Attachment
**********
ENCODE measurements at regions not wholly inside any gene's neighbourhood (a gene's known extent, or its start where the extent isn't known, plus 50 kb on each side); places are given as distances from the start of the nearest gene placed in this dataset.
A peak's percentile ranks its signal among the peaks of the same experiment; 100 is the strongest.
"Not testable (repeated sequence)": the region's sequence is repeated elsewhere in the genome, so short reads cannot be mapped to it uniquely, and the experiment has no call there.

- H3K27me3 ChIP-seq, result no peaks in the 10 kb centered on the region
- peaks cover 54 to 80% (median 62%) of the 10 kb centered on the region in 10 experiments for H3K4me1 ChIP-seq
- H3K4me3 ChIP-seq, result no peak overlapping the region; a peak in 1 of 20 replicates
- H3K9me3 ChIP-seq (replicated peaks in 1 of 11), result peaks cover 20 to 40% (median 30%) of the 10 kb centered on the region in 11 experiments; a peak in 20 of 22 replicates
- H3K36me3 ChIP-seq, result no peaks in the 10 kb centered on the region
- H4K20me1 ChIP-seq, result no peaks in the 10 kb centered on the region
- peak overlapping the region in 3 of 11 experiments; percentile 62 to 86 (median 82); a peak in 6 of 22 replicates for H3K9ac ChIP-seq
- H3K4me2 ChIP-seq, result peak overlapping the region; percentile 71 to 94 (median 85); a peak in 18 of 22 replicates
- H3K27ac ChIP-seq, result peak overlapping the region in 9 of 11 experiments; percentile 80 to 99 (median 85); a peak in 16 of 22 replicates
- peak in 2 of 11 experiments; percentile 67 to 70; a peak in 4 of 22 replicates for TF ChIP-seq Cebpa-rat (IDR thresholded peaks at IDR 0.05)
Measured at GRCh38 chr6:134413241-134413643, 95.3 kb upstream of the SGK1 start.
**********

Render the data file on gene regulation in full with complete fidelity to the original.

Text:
ENCODE measurements at regions not wholly inside any gene's neighbourhood (a gene's known extent, or its start where the extent isn't known, plus 50 kb on each side); places are given as distances from the start of the nearest gene placed in this dataset.
A peak's percentile ranks its signal among the peaks of the same experiment; 100 is the strongest.
"Not testable (repeated sequence)": the region's sequence is repeated elsewhere in the genome, so short reads cannot be mapped to it uniquely, and the experiment has no call there.

- H3K27me3 ChIP-seq, result no peaks in the 10 kb centered on the region
- peaks cover 54 to 80% (median 62%) of the 10 kb centered on the region in 10 experiments for H3K4me1 ChIP-seq
- H3K4me3 ChIP-seq, result no peak overlapping the region; a peak in 1 of 20 replicates
- H3K9me3 ChIP-seq (replicated peaks in 1 of 11), result peaks cover 20 to 40% (median 30%) of the 10 kb centered on the region in 11 experiments; a peak in 20 of 22 replicates
- H3K36me3 ChIP-seq, result no peaks in the 10 kb centered on the region
- H4K20me1 ChIP-seq, result no peaks in the 10 kb centered on the region
- peak overlapping the region in 3 of 11 experiments; percentile 62 to 86 (median 82); a peak in 6 of 22 replicates for H3K9ac ChIP-seq
- H3K4me2 ChIP-seq, result peak overlapping the region; percentile 71 to 94 (median 85); a peak in 18 of 22 replicates
- H3K27ac ChIP-seq, result peak overlapping the region in 9 of 11 experiments; percentile 80 to 99 (median 85); a peak in 16 of 22 replicates
- peak in 2 of 11 experiments; percentile 67 to 70; a peak in 4 of 22 replicates for TF ChIP-seq Cebpa-rat (IDR thresholded peaks at IDR 0.05)
Measured at GRCh38 chr6:134413241-134413643, 95.3 kb upstream of the SGK1 start.